Adopting a new performance management system is more than a logistical challenge. Most would agree it requires a champion at the top. If Senior Executive Service members don't value performance, it sends the message that it isn't important at lower levels either, observers say. They argue that support for a performance management system hinges on training managers to rate employees fairly, consistently and objectively across the board.
"One of the biggest problems has been discrimination in the way ratings are done," says Matt Biggs, legislative and political director for the International Federation of Professional and Technical Engineers. "If you put that in, you have to let it operate for a number of years and work out all the kinks. Then maybe we can talk about relating pay to it."
Union officials attribute mistrust of pay for performance to negative experiences with NSPS, and they note agency leaders will have to engage employee groups before any new system can move forward. Labor organizations have expressed support for pay reform and an overhaul of performance appraisal processes, but generally they are opposed to the wholesale replacement of the GS system. The Defense Department says it plans to reiterate the importance of keeping employees informed and helping them understand how their work contributes to accomplishing the department's goals and priorities.
Performance management was the bright spot for NSPS, according to Tobias. The report he helped draft on the now-defunct pay-for-performance system found that despite the need for some basic changes to the NSPS structure, Defense was on the right track in its efforts to link workers' performance to the department's mission.
Where the system fell down was the lack of a transparent link between an employee's evaluation and compensation received, says Tobias. There's no evidence showing additional pay motivates people to work harder, he notes, adding it's been difficult for government to determine whether employees are happier because they perform better, or get paid more.
According to National Federation of Federal Employees President William R. Dougan, NSPS created a "black box" that kept employees in the dark and lacked union input on the formulas and pay pools used to set salaries. He also notes NSPS' pass/fail evaluation system was incompatible with the tiered pay scale, limiting managers' objectivity in determining how much employees contributed and how much pay they should receive. Because government isn't in the business of making money, it's difficult to determine the value of an employee's contribution to the mission, he adds.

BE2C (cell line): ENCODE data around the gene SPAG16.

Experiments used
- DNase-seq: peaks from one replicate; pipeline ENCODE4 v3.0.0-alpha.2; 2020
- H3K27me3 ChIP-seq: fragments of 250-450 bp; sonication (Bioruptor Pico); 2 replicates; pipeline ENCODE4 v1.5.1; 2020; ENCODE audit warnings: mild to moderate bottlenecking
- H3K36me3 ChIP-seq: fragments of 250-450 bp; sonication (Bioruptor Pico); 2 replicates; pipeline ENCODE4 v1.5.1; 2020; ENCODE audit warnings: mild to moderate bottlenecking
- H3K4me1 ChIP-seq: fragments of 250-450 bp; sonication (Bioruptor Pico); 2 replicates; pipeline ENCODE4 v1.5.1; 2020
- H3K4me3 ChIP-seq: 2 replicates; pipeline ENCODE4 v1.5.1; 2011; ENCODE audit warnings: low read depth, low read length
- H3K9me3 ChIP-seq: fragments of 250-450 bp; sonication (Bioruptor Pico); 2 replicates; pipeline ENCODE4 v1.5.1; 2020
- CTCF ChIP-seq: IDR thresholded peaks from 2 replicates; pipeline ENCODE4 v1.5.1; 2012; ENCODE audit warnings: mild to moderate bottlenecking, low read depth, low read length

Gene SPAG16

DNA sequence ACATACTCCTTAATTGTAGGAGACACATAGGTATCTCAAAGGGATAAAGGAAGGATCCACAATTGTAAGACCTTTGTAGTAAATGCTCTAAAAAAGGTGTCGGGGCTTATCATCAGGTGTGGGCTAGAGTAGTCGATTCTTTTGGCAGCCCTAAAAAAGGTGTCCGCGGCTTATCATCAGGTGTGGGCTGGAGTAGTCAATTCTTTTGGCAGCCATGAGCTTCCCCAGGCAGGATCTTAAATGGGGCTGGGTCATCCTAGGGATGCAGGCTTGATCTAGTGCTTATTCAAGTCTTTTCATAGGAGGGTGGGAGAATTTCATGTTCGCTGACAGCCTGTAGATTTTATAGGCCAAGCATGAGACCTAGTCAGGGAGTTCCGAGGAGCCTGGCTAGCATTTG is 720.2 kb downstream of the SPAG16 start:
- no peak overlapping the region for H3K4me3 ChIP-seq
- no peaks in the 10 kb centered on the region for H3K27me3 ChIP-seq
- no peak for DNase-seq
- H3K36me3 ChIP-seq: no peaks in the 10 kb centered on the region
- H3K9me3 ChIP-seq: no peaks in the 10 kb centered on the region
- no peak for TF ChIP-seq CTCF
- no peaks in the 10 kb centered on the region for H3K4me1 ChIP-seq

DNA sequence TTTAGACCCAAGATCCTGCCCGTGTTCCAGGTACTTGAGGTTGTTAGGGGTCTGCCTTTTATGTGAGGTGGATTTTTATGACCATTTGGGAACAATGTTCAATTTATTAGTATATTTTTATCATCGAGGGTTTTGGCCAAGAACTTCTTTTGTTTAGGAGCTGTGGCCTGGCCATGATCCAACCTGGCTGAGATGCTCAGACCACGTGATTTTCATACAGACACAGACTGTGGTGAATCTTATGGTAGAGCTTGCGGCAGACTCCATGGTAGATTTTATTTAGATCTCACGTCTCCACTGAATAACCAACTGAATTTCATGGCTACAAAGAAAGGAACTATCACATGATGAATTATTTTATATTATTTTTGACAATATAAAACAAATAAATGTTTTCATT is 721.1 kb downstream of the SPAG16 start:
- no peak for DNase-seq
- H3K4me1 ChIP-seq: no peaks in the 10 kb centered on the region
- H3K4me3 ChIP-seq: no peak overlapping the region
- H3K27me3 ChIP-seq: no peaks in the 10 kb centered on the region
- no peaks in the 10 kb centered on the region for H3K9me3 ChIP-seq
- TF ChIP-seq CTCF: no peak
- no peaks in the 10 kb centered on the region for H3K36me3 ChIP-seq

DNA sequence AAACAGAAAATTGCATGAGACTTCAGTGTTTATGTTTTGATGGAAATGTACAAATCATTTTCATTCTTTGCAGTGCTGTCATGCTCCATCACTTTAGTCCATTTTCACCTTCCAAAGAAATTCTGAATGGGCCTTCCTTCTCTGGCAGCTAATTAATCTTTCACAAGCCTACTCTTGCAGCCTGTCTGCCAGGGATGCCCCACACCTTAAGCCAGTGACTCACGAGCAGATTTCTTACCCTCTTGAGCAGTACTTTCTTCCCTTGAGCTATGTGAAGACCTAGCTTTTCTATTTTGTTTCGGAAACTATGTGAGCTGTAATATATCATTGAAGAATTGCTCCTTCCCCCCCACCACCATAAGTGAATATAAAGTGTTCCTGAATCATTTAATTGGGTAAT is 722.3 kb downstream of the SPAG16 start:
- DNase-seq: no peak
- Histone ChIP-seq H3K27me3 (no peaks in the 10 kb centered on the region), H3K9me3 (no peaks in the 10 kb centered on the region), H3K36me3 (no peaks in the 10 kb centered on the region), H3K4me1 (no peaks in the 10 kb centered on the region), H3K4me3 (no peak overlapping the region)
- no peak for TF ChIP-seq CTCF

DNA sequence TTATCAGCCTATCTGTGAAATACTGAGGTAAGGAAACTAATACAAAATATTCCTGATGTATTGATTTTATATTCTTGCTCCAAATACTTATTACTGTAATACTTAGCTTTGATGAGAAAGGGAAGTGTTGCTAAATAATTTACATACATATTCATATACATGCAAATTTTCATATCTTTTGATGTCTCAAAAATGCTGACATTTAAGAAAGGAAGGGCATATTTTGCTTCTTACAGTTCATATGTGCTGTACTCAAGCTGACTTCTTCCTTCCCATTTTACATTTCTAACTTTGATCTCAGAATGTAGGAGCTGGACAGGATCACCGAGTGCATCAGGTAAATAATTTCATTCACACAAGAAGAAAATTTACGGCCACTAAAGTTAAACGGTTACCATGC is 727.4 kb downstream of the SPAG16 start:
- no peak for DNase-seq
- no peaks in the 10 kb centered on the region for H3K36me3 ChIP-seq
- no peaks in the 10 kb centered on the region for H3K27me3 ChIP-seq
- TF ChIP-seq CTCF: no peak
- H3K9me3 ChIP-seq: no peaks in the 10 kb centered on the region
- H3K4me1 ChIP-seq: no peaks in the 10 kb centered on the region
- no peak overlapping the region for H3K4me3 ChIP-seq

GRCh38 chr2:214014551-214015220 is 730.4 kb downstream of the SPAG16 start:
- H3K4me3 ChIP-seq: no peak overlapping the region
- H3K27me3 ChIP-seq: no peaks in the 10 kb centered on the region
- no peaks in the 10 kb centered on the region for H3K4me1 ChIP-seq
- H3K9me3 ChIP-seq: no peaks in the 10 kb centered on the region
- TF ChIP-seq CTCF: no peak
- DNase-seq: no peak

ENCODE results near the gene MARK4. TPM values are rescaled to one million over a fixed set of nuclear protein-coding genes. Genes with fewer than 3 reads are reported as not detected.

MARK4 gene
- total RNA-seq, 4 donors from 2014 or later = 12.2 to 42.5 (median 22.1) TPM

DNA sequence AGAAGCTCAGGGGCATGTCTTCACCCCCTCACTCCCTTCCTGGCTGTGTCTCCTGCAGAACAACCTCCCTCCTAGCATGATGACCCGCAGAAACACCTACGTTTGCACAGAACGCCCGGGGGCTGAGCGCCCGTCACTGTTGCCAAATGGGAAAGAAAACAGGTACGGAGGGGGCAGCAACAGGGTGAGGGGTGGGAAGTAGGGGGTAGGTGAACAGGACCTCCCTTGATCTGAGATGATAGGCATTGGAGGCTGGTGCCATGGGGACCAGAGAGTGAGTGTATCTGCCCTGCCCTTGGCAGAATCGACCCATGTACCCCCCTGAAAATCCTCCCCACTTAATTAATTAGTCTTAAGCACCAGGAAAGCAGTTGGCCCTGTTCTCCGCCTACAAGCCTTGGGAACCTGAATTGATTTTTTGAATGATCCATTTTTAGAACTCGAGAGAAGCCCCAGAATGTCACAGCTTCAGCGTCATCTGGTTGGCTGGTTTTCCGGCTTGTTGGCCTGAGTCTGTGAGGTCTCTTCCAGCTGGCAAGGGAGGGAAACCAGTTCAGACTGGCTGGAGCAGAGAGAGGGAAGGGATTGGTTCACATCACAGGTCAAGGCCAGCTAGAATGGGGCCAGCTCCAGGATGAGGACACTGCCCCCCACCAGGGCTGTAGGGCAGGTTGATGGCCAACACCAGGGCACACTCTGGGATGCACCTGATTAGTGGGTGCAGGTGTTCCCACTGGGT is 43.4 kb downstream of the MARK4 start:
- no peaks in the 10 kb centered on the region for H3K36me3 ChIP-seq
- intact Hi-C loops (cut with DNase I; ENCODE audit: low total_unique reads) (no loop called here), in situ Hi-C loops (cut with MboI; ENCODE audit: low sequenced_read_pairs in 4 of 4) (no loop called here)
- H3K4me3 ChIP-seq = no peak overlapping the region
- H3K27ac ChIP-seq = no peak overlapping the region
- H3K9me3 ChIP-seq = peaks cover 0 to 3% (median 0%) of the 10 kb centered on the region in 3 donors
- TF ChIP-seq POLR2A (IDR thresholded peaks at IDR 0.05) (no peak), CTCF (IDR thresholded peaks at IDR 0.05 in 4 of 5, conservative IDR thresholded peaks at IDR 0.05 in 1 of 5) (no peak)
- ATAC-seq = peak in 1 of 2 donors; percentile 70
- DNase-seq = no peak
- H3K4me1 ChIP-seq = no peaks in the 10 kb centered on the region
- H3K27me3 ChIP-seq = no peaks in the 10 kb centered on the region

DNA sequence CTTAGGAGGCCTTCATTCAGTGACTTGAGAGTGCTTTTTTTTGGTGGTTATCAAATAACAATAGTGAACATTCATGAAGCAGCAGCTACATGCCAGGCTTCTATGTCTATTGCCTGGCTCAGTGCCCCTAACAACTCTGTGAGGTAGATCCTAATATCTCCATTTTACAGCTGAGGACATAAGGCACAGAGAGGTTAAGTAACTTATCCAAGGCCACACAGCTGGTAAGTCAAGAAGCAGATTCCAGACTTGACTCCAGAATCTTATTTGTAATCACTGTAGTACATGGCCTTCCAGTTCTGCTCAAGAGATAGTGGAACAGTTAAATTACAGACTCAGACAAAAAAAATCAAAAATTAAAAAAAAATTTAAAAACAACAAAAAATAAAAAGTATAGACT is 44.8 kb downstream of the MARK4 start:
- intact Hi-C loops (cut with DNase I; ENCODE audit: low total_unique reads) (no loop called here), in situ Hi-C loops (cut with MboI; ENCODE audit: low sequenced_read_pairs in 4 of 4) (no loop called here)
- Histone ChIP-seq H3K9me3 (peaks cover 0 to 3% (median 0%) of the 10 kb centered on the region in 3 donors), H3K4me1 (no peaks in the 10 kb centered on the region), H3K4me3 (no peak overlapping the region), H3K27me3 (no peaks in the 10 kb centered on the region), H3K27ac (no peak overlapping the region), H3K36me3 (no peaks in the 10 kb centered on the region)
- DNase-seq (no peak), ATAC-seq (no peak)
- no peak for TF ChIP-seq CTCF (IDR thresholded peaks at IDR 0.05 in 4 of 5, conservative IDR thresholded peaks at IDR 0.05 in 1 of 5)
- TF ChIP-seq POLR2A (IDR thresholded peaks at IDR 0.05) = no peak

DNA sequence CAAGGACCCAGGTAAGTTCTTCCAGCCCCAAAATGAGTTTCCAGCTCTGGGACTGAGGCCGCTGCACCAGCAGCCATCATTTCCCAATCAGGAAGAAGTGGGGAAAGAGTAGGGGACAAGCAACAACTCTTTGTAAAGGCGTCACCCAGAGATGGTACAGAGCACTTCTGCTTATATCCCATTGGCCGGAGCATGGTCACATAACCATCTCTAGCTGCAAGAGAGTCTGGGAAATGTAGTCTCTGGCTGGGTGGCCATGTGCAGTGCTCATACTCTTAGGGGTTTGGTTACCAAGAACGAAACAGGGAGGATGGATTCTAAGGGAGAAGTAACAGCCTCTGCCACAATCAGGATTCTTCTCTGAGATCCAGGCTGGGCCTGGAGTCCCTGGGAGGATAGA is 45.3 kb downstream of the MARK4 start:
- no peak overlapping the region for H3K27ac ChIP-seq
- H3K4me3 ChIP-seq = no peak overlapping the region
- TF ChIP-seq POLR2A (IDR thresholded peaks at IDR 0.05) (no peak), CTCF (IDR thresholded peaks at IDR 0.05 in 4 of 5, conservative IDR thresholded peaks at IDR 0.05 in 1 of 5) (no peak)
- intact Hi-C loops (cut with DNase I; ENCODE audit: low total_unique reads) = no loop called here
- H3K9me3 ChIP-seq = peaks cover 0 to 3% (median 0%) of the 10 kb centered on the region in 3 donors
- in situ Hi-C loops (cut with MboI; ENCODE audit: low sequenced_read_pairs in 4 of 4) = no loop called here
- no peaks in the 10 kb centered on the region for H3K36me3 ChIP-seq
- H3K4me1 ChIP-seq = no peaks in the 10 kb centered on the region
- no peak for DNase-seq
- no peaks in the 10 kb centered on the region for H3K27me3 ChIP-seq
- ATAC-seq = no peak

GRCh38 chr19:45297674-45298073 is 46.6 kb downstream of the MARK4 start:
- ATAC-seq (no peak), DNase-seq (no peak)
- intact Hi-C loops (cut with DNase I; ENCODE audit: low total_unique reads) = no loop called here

"Any sort of pay reform that's going to be talked about in government has to be transparent," Dougan says. "A huge downfall with NSPS . . . it's not transparent whatsoever, which leads to distrust among the workforce and prevents people from believing the system can work."
Though agencies have explored pay for performance, at no time has anyone stepped back to study the lessons learned, Risher says. Systems before NSPS, such as the Homeland Security Department's MaxHR, have failed, but government has yet to define why such strategies did or did not work.
Closing the Gap If done right, some say pay for performance could help address the gap between federal and private sector pay and allow government to fairly compensate employees for their work.
Federal employees have responsibilities that are not necessarily tied to agencies' ability to pay for them, says Paul Rowson, managing director at human resources association WorldatWork. Air traffic controllers, for example, must keep order in commercial airspace regardless of funding. He notes, however, the private sector makes meaningful distinctions in pay based on contributions and performance, which rewards those who make the greatest difference in meeting an organization's mission. David M. Walker, founder and chief executive officer of the Comeback America Initiative and former U.S. comptroller general, says such practices are a way to motivate top performers and to efficiently and equitably allocate a limited amount of resources to the workforce. During his tenure at the Government Accountability Office from 1998 to 2008, Walker spearheaded significant changes in the watchdog agency's pay practices.